From the Guardian files

Lancaster Cathedral.
Lancaster Cathedral.
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What was happening around the district five, 10 and 25 years ago this week.

Five years ago

The relics of a popular saint were expected to draw thousands of visitors to Lancaster Cathedral. The remains of St Therese of Lisieux, one of the most popular of modern saints, visited Lancaster as part of a national tour. For 43 hours, the cathedral would be open day and night as pilgrims visited to venerate the relics of the saint, popularly known as the Little Flower. Therese was a Carmelite nun who lived in the small town of Lisieux, Normandy, in the late 19th century. She achieved no fame or popularity during her liftime and died at the age of 24. Exactly a year after her death her writings, which consisted mainly of the story of her life, were published, and such was the demand that millions of copies were soon in print.

Lancaster University was planning to double its number of overseas students in the next five years – boosting funds by more than £1.6 million a year. Plans to bring in an extra 80 undergraduate students a year until 2015 were in line with the university’s current annual growth.

Ten years ago

Greaves Park and Willow Lane nurseries were to close next year, the county council announced. The cabinet considered more than 200 responses to a public consultation, almost all of which opposed closure, before reaching their decision. Both nurseries – each providing 40 full-time nursery places, would close on August 31, 2006. As part of the measures, a new nursery – providing 40 full-time places, plus additional support services for children and parents – would open on the Willow Lane site. A further 26 places would be created at Bowerham Primary School, meaning a net loss of 14 places.

Up to 86 civil service jobs in Lancaster faced the axe. Processing of benefit claims was to be switched from Mitre House in the city to Blackpool and Preston. The move was part of government plans to modernise the Department for Work and Pensions. Nationwide 30,000 jobs were at risk.

Details of a £10 million investment to kick start redevelopment in riverside Lancaster were being finalised. The public sector cash would be used on the Luneside East project, helping to draw in additional major private funding. Overall the scheme, featuring 350 new homes and 80,000 square feet of factories and offices, had been costed at a minimum £31 million.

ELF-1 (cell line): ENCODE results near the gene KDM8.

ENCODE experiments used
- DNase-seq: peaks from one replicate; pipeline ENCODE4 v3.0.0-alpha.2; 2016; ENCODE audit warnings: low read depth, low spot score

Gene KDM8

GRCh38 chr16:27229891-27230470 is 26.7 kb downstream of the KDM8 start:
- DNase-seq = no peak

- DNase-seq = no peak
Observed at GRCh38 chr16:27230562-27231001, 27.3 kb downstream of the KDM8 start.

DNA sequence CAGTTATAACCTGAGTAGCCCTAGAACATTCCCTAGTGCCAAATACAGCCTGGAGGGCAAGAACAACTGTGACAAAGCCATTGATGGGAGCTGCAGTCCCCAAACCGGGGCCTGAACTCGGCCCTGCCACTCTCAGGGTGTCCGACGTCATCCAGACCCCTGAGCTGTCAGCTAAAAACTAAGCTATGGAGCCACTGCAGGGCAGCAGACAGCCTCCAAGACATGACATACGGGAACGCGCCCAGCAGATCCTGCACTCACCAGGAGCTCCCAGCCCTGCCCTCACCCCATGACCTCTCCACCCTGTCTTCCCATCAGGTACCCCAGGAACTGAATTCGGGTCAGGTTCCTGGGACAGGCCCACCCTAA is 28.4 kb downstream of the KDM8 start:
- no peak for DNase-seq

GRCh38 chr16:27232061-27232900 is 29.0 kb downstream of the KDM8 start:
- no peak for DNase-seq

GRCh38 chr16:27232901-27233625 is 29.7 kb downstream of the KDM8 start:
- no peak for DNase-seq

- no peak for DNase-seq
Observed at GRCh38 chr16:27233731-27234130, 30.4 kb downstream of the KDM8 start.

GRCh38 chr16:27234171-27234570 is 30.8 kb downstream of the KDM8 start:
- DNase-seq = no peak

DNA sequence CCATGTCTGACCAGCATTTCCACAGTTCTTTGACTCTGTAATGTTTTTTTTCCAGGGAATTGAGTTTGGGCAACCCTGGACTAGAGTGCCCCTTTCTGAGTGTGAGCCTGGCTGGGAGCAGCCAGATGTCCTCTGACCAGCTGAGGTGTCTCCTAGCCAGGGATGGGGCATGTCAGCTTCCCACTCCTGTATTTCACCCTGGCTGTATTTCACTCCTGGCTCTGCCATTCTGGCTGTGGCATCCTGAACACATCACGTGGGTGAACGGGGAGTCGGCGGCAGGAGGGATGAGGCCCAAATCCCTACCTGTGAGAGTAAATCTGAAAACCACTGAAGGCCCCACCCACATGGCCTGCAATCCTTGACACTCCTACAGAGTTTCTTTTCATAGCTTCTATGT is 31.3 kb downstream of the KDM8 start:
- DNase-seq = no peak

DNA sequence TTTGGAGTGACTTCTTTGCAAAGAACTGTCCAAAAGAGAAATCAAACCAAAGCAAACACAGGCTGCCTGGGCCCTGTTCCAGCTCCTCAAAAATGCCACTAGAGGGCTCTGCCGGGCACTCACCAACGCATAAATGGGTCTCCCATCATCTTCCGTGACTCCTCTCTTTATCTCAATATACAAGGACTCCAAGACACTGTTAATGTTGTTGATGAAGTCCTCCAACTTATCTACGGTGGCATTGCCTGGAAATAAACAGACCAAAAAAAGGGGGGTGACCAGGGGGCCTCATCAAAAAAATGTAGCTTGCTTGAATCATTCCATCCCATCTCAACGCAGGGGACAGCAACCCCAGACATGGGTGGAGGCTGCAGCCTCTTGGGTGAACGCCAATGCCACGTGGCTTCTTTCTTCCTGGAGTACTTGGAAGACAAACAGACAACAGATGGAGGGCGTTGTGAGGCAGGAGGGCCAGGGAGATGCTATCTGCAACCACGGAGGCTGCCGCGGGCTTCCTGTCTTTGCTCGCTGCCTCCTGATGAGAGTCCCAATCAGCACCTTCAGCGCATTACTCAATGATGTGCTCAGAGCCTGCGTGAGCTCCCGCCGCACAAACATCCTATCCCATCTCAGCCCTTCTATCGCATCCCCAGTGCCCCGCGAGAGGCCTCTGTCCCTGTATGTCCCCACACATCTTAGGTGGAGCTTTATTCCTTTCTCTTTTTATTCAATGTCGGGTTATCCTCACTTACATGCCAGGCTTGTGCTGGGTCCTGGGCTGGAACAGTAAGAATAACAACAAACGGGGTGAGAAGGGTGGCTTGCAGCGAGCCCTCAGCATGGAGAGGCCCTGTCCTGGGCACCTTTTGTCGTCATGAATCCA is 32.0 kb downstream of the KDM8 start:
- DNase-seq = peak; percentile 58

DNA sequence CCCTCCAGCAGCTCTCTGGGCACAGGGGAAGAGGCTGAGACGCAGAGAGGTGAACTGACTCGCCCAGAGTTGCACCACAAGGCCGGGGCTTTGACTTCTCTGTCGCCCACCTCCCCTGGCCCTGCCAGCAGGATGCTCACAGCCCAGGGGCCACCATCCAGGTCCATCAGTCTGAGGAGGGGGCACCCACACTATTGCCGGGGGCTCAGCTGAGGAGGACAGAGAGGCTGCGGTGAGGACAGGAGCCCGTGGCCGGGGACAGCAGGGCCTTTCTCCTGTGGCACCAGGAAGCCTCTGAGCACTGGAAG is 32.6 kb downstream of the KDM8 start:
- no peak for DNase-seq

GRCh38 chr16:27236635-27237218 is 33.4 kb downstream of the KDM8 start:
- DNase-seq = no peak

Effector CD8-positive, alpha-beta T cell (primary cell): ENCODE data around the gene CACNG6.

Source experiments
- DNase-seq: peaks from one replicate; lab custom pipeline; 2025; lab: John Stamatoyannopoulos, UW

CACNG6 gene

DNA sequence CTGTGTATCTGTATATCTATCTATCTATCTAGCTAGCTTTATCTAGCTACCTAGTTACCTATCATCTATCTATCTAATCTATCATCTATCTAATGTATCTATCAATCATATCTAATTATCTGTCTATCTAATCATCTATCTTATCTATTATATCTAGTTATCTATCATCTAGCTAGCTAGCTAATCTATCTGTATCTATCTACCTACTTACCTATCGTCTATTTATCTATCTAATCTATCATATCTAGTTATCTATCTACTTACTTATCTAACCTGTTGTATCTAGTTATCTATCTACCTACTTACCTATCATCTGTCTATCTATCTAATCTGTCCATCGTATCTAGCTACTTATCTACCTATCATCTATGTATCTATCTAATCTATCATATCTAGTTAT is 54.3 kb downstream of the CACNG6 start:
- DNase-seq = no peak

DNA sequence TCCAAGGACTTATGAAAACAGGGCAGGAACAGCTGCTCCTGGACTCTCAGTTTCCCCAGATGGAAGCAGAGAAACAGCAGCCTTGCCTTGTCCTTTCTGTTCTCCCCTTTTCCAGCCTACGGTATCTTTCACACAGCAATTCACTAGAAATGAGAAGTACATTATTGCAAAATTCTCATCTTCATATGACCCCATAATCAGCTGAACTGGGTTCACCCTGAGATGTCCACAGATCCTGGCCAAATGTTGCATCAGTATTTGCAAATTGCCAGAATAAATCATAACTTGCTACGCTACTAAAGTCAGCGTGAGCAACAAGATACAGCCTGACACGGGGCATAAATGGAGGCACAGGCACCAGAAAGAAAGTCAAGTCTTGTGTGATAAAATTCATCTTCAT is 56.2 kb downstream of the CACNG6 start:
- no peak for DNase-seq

Lancaster University was to put contingency plans into place as new students arrived to find accommodation unfinished. Phase two of the university residency project was due to handover but it was likely rooms in old student accommodation would have to be used in the short term. The university was confident that all students would be housed, though some would face a move to the new Alexandra Park later in the year.

Twenty-five years ago

After months of anxiety, Sunnyfield School and Sunnyfield Nursery saw some success in their fight for realignment of the first phase of the M6 link where it would meet Morecambe Road. It would mean the nursery, which would originally have been wiped out by a new roundabout, could remain on part of its present site. And that would provide a buffer between the new road and Sunnyfield School, which in the initial plan was to have the roundabout on its doorstep. A slight realignment had been approved by the county transport committee, following meetings with school governors and the nursery owners.

Ambulance staff continued their overtime ban but hospital authorities reported little disruption to local outpatient services with just a few journeys delayed after clinics at the Royal Lancaster Infirmary and some physiotherapy sessions cancelled. Emergency cover was maintained in Lancaster and Morecambe as a first priority. At a meeting of the trade unions, county staff refused to send 25 emergency vehicles to the Conservative Party Conference in Blackpool, which it was said was a “disgraceful depletion of the county’s emergency services”.